The action hero/thriller genre has grown in leaps and bounds (no pun intended but I guess it's there anyway), propelled by popular authors such as Lee Child, Matt Hilton, Matthew Reilly, Clive Cussler and others.
I'm reading Jeff Abbott's "Adrenaline" and it's one of the best - the first in a series featuring Sam Capra, CIA agent who loses everything dear to him in one horrifying moment; finds himself framed for a terrorist act and on the run; then working for a mysterious international organisation against an equally-as-mysterious and powerful enemy.
In the electrifying opening scene, told in the first-person, lead character Capra gives a blow-by-blow description as he runs through a deserted carpark and building site, up and down gangways, across rooftops, every spin and bounce and landing like a jolt to the senses of the reader.
Capra gives the term "Parkour" to this breathtaking exercise regime. I have to admit I had never heard of it. Well, I have now.
The action in this opening scene sounded to me like something I had heard of - freerunning. Most of us have heard about- and seen - freerunning. Who could forget that opening in the movie "Casino Royale"? Daniel Craig (as James Bond) pursuing a freerunner across an urban landscape.
But what was "Parkour"?
I googled Parkour and learned instantly that it is the original term applied to a free-form, non-competitive discipline, French in origin, in which participants run along a route, navigating obstacles by jumping, climbing, vaulting, rolling, swinging and wall-scaling, mostly practiced at high speed in dense urban areas.
Sebastien Foucan, one of the co-founders of Parkour - (and he's the guy doing that running in the Casino Royale movie) - disagreed with the other originators of Parkour. He wanted to evolve it to include visual "tricks" such as spins and aerial rotations, and for it to become a competitive sport. It was this "breakaway" movement that become known as "freerunning."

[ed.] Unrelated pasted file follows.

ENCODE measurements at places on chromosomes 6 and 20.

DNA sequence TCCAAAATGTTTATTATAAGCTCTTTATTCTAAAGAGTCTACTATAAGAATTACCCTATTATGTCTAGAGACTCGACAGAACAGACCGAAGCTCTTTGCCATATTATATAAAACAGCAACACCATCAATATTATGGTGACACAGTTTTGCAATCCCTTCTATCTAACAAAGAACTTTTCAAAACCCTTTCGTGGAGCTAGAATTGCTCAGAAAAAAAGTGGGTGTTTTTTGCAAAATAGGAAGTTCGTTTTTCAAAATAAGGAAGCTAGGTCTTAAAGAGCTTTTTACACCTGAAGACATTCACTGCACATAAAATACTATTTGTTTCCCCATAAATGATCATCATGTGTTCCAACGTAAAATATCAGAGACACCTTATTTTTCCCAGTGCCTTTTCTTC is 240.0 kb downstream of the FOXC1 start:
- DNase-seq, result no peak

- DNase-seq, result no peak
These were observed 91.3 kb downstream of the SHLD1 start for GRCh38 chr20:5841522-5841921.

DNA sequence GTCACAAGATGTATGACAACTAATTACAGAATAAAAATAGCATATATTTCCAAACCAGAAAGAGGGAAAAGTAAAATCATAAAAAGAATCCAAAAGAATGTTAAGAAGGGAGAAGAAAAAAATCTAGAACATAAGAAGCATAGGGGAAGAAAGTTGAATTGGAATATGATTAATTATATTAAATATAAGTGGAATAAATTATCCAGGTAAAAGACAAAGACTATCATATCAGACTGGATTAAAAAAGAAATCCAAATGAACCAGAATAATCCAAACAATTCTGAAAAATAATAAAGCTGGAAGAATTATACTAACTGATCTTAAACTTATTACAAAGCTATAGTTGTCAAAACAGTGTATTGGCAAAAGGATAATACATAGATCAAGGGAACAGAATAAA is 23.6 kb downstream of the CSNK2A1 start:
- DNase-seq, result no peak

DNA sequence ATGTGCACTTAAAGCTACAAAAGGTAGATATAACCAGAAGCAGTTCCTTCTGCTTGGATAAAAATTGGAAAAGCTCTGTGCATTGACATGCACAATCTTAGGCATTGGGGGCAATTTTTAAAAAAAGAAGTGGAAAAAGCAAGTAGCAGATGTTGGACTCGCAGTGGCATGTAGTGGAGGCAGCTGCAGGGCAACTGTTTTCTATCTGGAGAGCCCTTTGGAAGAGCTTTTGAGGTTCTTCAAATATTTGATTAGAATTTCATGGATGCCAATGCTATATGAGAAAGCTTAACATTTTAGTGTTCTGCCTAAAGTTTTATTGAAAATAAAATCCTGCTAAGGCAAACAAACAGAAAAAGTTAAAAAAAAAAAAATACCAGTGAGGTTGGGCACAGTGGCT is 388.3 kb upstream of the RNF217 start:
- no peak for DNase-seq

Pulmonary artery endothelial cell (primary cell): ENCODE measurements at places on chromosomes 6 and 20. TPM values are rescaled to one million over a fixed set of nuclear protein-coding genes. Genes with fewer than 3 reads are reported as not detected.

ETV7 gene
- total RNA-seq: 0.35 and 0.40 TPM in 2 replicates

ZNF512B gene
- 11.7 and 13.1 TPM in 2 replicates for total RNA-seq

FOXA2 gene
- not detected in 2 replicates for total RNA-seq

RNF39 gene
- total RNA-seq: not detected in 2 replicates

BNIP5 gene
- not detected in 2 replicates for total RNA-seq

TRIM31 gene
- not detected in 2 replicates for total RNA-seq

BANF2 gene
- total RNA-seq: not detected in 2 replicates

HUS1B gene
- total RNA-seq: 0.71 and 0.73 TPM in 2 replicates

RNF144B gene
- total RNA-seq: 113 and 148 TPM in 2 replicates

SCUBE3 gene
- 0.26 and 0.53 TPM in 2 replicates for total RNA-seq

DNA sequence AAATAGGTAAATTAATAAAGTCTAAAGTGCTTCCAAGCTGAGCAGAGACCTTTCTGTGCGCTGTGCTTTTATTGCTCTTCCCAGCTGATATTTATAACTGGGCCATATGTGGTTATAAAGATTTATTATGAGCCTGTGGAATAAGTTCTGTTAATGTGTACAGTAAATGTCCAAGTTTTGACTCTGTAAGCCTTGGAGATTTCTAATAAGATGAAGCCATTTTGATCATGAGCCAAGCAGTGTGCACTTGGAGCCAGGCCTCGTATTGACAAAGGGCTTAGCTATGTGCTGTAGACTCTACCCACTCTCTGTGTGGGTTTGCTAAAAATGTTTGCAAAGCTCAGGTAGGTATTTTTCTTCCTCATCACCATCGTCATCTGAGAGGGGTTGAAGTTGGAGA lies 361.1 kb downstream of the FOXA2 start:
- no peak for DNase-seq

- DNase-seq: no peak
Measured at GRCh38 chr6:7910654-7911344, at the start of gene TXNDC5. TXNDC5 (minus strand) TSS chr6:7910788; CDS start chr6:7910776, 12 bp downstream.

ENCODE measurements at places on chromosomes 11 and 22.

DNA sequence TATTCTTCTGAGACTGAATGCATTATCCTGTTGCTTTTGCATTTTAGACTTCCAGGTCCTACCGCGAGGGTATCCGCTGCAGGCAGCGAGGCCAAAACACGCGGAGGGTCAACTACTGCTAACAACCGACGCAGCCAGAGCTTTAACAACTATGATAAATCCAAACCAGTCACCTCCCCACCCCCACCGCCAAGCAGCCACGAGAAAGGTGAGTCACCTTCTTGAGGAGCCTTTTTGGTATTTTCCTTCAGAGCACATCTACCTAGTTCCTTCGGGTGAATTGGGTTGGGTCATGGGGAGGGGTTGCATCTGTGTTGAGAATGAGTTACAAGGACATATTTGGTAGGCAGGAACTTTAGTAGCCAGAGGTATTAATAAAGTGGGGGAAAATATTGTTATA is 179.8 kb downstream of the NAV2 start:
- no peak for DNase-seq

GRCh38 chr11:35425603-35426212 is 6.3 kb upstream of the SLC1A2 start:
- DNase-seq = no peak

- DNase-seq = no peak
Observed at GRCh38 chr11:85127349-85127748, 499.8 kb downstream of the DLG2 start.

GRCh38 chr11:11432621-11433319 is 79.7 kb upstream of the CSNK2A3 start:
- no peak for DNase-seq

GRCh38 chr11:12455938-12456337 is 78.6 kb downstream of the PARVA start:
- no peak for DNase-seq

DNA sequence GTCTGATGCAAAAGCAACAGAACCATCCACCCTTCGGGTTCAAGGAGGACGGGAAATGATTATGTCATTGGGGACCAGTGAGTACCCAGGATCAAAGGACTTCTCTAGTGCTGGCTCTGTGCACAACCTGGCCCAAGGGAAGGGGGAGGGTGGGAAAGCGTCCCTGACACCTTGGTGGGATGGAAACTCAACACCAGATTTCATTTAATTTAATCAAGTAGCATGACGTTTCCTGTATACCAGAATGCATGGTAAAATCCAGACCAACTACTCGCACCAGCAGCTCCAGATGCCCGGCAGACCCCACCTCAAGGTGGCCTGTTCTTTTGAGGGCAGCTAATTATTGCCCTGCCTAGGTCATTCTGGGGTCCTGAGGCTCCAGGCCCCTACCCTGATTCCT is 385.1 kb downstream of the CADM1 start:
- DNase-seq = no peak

Fiction is elevated to a whole new level when it introduces us to something we didn't know, and encourages us to find out more.
There are many and varied examples of this, and just one is Howard Gordon's newly published action novel, 'Gideon's War,' in which the "24" producer-turned-novelist shows us aspects of the construction, layout and operations of a state-of-the-art oil rig, deftly woven into the fast-moving plot. Another example: John J Nance's avaiation thrillers, which take us into the cockpit and behind the controls of major aircraft, and just two of which are 'Pandora's Clock," and 'Medusa's Child."
Back to Jeff Abbott's "Adrenaline." I found myself seeking out articles on Parkour, tracing its origins back to World War 1 naval officer Georges Hebert who, inspired by the flexible movements of tribesmen in Africa, was prompted to develop sports and training regimens that encouraged individual physical skills and dexterity.
Fast forward 80-90 years and you have the development of Parkour and freerunning. There are film doco's like 'Jump," featuring Sebastien Foucan in full flight, and there are articles telling the stories of contemporary runners, such as Johnny Budden. He has trained the Royal Marines in freerunning skills, and advised film producers who have featured the sport.
As for me, I won't be going out any time soon performing aerial spins, jumps and vaults, but like most people I could watch it for hours. Tracking down videos of freerunners on YouTube delivers some fascinating viewing. And the history of this skill, and the stories of the young- and not-so-young - who perform it, is so engrossing it is like a whole collection of fictional tales that have morphed into real life.
Jeff Abbott's electrifying prose brings the sport of Parkour to life on the page. He makes it just as exciting to read about, and intriguing enough to want to learn more.
Even action heroes can teach us something new, and thriller fiction has a whole new dimension added to it when it gives us a glimpse of a fascinating new subject.